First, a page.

After years of work, the Schuler Development seems to moving forward, and drew the interest of 60 to 70 area residents and officials at a public meeting on Tuesday.

After years of work, the Schuler Development seems to moving forward, and drew the interest of 60 to 70 area residents and officials at a public meeting on Tuesday.

The meeting, which was hosted by the U.S. Army Corps of Engineers, was a chance for residents to learn more about the related Environmental Impact Statement and the process of public comment on the draft document.

The development, a high-end planned development for the north side of Denison along the east side of the Little Mineral Arm of Lake Texoma, has been in the works for more than a decade. Much of the private land has already been purchased for the project, but all the shoreline is federally-owned.

However, in 2007, Congress passed the Water Resource Development Act mandating the sale of the land to the city of Denison. The city will then in turn sale the land to a developer.

“Our ability to assist (George Schuler) in getting this Corps property is just going to enhance the value of the overall project, which means a broader tax base,” said Denison Mayor Robert Brady at Tuesday’s meeting. “I view it as a positive.”

Still the sale was not a done deal with the passage of the WRDA. A 1969 law, the National Environmental Policy Act requires the Corps, which manages the lake, to prepare an Environmental Impact Statement on the impacts the development will have on everything from the scenic view to wildlife and water quality.

The 591-page draft of that document was released for public comment on Oct. 30, and Tuesday’s meeting was a chance for residents to ask question about the document.

“What we’re asking for is public comments and what we do is, once we get comments from folks, all of those comments will be attached to the final EIS and in addition, we will address or answer all of those comments,” said Stephen Nolen, chief of the Environmental Analysis and Compliance Branch for the Corps’ Tulsa District.

In the draft the proposed action is to convey the property, including the shoreline with a deed restriction prohibiting the construction of habitable structures below the highest elevation of the flood pool. This would allow the lake to still be used effectively for flood control. Additionally, a 2005 moratorium on private boat docks would be lifted for that section of land and the Shoreline Management Plan would be modified to allow construction.

The proposed alternative is the least restrictive of the four alternative listed in the EIS. Still the final action depends on the comments the Corps receives.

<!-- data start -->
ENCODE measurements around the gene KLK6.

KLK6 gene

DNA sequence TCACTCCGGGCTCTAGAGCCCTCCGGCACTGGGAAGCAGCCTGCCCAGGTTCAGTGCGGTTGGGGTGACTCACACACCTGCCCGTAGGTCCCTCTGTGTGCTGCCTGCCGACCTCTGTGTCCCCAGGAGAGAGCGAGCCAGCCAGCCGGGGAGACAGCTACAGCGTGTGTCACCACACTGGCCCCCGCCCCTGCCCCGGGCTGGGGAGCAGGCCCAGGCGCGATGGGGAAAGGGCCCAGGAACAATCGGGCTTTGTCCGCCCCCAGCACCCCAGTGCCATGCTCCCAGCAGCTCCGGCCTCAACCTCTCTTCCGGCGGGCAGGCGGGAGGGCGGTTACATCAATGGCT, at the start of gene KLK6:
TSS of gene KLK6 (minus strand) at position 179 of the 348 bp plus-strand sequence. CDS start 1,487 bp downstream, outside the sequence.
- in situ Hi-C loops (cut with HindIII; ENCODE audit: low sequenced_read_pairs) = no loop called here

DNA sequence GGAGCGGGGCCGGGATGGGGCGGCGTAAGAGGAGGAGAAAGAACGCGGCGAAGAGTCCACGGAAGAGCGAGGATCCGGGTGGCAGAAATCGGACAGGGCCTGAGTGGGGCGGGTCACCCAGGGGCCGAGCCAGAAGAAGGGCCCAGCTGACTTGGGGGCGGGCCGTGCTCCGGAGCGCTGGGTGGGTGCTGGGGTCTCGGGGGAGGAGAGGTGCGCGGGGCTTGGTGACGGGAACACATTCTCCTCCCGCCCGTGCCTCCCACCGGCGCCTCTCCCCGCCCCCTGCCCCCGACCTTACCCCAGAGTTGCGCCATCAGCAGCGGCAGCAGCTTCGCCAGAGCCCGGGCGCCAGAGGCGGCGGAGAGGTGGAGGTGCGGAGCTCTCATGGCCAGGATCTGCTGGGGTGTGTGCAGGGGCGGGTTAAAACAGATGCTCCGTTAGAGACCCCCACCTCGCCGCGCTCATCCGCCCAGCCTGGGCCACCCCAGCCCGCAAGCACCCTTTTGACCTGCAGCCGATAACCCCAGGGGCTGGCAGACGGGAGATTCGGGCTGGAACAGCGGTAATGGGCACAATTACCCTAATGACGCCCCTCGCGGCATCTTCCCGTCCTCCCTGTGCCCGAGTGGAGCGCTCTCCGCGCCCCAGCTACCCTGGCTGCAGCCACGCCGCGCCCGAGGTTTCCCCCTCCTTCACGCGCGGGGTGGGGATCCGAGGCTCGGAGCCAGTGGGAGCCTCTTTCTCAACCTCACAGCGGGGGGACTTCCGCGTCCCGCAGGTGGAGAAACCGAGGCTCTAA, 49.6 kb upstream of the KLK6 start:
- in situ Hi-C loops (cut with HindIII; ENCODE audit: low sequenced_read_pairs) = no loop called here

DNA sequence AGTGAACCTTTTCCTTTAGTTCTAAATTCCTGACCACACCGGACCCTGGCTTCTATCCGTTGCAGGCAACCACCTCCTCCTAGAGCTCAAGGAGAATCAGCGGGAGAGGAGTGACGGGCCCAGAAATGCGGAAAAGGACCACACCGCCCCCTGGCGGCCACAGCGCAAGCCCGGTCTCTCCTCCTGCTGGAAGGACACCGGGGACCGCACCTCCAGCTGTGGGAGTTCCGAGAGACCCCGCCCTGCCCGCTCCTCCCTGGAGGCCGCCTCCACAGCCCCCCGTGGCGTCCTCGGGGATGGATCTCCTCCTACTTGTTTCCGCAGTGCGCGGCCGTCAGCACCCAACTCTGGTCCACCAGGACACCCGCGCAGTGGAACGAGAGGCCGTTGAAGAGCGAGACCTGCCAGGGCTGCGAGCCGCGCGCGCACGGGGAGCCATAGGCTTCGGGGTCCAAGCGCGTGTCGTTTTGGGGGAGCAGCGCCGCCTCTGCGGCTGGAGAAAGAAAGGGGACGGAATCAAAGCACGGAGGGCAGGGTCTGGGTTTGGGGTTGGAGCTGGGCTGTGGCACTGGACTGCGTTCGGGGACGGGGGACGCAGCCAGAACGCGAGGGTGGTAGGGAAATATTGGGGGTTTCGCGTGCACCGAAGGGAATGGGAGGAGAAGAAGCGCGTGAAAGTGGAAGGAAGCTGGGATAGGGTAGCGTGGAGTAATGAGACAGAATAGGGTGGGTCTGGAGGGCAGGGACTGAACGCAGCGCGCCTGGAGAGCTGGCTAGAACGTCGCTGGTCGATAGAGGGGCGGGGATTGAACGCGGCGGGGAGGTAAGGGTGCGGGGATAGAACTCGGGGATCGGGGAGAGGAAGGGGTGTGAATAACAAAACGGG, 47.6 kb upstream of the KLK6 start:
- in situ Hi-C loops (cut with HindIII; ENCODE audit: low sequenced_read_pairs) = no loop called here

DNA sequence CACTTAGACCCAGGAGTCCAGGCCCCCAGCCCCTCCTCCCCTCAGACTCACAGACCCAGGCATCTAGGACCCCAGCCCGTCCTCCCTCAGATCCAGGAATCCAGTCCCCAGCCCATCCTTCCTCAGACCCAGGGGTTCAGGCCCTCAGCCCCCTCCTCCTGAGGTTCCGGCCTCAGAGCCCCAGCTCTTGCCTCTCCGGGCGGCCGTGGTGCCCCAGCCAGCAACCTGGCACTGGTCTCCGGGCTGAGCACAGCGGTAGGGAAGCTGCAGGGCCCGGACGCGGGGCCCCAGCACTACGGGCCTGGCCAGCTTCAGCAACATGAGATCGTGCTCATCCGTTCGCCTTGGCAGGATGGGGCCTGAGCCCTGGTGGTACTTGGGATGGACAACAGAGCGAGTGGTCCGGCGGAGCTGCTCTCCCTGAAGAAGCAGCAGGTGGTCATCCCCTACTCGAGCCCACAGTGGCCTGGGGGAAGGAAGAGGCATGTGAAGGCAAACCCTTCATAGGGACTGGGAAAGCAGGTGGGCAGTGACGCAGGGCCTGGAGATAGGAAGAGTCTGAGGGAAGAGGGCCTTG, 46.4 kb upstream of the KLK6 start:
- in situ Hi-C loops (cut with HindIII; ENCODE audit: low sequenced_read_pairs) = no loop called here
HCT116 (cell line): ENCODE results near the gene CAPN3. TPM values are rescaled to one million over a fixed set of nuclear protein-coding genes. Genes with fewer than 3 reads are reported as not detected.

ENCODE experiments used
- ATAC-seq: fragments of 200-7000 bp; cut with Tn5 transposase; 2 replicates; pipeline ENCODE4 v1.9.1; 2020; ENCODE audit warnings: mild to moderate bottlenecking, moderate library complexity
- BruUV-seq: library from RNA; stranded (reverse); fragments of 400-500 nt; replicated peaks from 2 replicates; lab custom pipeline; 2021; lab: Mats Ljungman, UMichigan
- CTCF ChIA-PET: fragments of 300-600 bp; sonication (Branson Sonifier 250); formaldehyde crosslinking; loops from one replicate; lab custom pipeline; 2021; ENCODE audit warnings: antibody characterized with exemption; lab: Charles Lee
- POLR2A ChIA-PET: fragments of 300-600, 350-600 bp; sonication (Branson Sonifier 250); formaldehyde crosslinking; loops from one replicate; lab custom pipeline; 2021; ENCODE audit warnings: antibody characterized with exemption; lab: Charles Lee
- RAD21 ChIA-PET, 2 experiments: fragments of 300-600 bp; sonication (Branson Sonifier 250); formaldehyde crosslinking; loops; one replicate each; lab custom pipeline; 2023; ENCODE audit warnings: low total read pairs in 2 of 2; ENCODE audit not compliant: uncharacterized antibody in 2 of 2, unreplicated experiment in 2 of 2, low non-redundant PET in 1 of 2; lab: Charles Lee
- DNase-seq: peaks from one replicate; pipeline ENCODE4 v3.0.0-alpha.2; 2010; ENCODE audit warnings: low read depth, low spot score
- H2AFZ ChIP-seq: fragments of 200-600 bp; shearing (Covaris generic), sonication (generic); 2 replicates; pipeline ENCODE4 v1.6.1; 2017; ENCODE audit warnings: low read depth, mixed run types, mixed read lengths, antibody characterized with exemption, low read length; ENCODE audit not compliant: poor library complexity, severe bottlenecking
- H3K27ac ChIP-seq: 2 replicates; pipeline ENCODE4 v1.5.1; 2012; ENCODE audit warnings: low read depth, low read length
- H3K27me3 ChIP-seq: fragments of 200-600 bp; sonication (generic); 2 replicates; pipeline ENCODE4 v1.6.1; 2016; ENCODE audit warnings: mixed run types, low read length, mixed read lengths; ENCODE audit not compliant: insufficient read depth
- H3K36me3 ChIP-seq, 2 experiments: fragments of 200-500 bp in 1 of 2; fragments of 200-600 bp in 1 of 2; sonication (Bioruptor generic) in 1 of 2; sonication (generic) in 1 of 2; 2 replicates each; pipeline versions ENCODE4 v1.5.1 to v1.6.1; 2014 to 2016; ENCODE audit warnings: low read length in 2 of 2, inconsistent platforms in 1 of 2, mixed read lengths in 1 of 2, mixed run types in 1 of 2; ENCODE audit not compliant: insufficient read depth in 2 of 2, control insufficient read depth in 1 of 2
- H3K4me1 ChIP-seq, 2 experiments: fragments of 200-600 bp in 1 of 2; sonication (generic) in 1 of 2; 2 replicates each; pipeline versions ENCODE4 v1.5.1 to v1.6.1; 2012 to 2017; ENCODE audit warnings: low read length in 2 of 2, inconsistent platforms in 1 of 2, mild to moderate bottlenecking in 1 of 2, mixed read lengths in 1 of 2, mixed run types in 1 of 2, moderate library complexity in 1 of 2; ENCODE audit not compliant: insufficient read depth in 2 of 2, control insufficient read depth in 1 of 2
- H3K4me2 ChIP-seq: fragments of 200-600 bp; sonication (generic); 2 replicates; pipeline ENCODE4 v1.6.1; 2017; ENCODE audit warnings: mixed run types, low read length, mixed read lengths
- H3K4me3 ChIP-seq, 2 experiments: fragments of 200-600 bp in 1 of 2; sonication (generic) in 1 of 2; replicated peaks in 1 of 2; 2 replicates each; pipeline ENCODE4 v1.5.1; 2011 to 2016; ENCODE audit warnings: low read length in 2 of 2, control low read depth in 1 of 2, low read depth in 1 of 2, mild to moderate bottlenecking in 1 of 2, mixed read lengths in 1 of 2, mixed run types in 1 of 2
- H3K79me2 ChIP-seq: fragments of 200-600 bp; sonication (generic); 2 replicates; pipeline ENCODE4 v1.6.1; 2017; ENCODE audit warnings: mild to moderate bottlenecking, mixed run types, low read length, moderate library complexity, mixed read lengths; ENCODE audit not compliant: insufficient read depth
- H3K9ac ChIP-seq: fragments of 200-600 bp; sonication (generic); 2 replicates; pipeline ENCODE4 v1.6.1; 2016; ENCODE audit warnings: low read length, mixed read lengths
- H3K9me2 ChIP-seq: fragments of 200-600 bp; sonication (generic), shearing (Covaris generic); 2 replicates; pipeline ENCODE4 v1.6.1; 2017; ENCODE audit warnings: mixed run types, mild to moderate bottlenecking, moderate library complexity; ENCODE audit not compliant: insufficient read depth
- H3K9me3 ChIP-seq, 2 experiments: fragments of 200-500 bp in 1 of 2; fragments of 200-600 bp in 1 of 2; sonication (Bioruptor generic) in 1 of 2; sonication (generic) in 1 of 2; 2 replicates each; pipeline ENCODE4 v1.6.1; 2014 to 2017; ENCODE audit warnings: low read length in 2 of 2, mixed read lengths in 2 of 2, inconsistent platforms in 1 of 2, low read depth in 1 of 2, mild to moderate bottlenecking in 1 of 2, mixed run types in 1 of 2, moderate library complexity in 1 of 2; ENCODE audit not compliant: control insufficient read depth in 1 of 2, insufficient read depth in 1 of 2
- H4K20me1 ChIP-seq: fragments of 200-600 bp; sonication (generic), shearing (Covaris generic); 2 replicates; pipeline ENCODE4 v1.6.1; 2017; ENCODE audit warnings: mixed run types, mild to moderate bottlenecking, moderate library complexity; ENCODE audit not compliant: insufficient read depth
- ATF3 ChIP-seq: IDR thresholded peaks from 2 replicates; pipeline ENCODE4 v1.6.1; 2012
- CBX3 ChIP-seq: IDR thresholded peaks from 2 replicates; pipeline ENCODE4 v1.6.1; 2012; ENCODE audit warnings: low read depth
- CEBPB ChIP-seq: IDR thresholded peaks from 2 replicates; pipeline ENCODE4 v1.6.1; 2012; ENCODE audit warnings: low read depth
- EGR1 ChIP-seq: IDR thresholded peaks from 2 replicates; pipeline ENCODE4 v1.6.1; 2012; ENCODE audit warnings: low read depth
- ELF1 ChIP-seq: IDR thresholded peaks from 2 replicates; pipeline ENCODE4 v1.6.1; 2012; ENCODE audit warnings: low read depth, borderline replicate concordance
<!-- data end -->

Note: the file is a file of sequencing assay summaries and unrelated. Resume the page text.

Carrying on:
Nolen explained that even though Congress mandated the transfer of the land, it entrusted the Secretary of the Army to set “additional terms and conditions as the Secretary considers appropriate and necessary to protect the interests of the United States,” states the act.

Nolen said that’s why the process and the comments are important. Many at Tuesday’s meeting offered their thoughts.

“I just think this will be a positive thing for the area,” said David Owens, a resident of Denison, in a brief interview. “It make us a more attractive area for us to attract employees, it just adds a little spice to the area, if you will, to make the area more attractive for other industries.”

Rod and Peggy Virnelson, who live north of Pottsboro along the shore of Little Mineral Arm and directly across the from the develop, had a differing opinion.

“I think the people of Denison have been sold a piece of goods,” Peggy Virnelson said in an interview.

The Virnelsons expressed concern about the development’s impact on their view, the noise it may create, the trash from the additional residents, the boat traffic, a lack of sufficient infrastructure for the influx of people and the impact on water quality from run-off of pesticides and fertilizer.

Nolen said comments, both in favor and against the project, are important to the process. “It’s possible we’ve forgotten something; we didn’t get something right; we need to change something,” he said. “So that’s what we’re looking for is those type of comments that would actually allow us to have a better document, a better analysis.”

Comments will be accepted until Dec. 21, and will then be analysed and answered in the final EIS. There will then be another 30-day comment period, before the EIS is actually final and a “record of decision” is published.

Nolen said the exact length of this process will depend on the number of comments received, but after years of work, it is still a major milestone for the more than a decade of planning.

“We’re elated,” said Cindy North, project manager for Schuler Development. “It’s been a long time coming.”

Still, a ground breaking isn’t likely to be in the coming months. Once the record of decision is published, if it calls for the sale of the land, a survey and appraisal of the land must be performed before it can be sold to the city. The city will then be free to convey it to the developer.

To review the draft EIS, or the more manageable 16-page executive summery, visit or review a paper copy at the Denison or Madill public libraries.

Public comments and questions may be submitted by mail to: Mr. Stephen L. Nolen, U.S. Army Corps of Engineers, Tulsa District, 1645 S. 101st East Ave., ATTN: CESWT-PE-E, Tulsa, OK 74128-4629 or by email to